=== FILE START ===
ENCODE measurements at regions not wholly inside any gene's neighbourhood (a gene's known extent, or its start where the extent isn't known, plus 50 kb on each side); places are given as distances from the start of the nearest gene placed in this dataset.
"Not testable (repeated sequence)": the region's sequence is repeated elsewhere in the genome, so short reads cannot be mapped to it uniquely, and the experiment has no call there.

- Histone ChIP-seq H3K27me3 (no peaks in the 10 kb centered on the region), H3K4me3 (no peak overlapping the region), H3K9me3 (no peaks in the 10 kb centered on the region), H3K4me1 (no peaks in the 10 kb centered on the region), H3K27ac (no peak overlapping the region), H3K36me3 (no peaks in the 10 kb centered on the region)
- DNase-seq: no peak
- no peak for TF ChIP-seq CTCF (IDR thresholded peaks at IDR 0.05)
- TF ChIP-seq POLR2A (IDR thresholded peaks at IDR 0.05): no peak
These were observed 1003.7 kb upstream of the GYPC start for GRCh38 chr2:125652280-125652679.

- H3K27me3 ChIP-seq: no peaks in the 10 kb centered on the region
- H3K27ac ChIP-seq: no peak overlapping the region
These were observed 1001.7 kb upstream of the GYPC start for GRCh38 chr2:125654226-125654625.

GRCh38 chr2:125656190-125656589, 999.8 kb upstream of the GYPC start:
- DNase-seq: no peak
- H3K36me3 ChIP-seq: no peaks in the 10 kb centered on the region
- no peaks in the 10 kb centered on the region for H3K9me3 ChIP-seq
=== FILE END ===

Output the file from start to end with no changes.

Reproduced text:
ENCODE measurements at regions not wholly inside any gene's neighbourhood (a gene's known extent, or its start where the extent isn't known, plus 50 kb on each side); places are given as distances from the start of the nearest gene placed in this dataset.
"Not testable (repeated sequence)": the region's sequence is repeated elsewhere in the genome, so short reads cannot be mapped to it uniquely, and the experiment has no call there.

- Histone ChIP-seq H3K27me3 (no peaks in the 10 kb centered on the region), H3K4me3 (no peak overlapping the region), H3K9me3 (no peaks in the 10 kb centered on the region), H3K4me1 (no peaks in the 10 kb centered on the region), H3K27ac (no peak overlapping the region), H3K36me3 (no peaks in the 10 kb centered on the region)
- DNase-seq: no peak
- no peak for TF ChIP-seq CTCF (IDR thresholded peaks at IDR 0.05)
- TF ChIP-seq POLR2A (IDR thresholded peaks at IDR 0.05): no peak
These were observed 1003.7 kb upstream of the GYPC start for GRCh38 chr2:125652280-125652679.

- H3K27me3 ChIP-seq: no peaks in the 10 kb centered on the region
- H3K27ac ChIP-seq: no peak overlapping the region
These were observed 1001.7 kb upstream of the GYPC start for GRCh38 chr2:125654226-125654625.

GRCh38 chr2:125656190-125656589, 999.8 kb upstream of the GYPC start:
- DNase-seq: no peak
- H3K36me3 ChIP-seq: no peaks in the 10 kb centered on the region
- no peaks in the 10 kb centered on the region for H3K9me3 ChIP-seq